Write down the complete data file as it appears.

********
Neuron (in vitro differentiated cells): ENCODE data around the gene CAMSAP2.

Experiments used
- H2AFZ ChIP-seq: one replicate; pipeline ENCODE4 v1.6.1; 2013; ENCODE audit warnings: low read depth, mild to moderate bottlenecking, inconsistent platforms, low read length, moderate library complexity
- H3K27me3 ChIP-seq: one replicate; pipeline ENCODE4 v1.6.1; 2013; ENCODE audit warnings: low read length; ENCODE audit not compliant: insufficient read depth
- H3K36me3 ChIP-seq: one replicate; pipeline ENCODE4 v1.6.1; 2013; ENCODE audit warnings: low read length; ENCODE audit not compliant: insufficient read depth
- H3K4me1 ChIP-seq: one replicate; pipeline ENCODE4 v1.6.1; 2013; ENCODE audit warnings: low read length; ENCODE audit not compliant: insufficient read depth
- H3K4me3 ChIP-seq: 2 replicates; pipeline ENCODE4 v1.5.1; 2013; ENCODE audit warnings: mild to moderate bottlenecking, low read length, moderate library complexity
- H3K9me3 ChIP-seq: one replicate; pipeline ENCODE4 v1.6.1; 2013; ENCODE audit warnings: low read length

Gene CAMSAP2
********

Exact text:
Neuron (in vitro differentiated cells): ENCODE data around the gene CAMSAP2.

Experiments used
- H2AFZ ChIP-seq: one replicate; pipeline ENCODE4 v1.6.1; 2013; ENCODE audit warnings: low read depth, mild to moderate bottlenecking, inconsistent platforms, low read length, moderate library complexity
- H3K27me3 ChIP-seq: one replicate; pipeline ENCODE4 v1.6.1; 2013; ENCODE audit warnings: low read length; ENCODE audit not compliant: insufficient read depth
- H3K36me3 ChIP-seq: one replicate; pipeline ENCODE4 v1.6.1; 2013; ENCODE audit warnings: low read length; ENCODE audit not compliant: insufficient read depth
- H3K4me1 ChIP-seq: one replicate; pipeline ENCODE4 v1.6.1; 2013; ENCODE audit warnings: low read length; ENCODE audit not compliant: insufficient read depth
- H3K4me3 ChIP-seq: 2 replicates; pipeline ENCODE4 v1.5.1; 2013; ENCODE audit warnings: mild to moderate bottlenecking, low read length, moderate library complexity
- H3K9me3 ChIP-seq: one replicate; pipeline ENCODE4 v1.6.1; 2013; ENCODE audit warnings: low read length

Gene CAMSAP2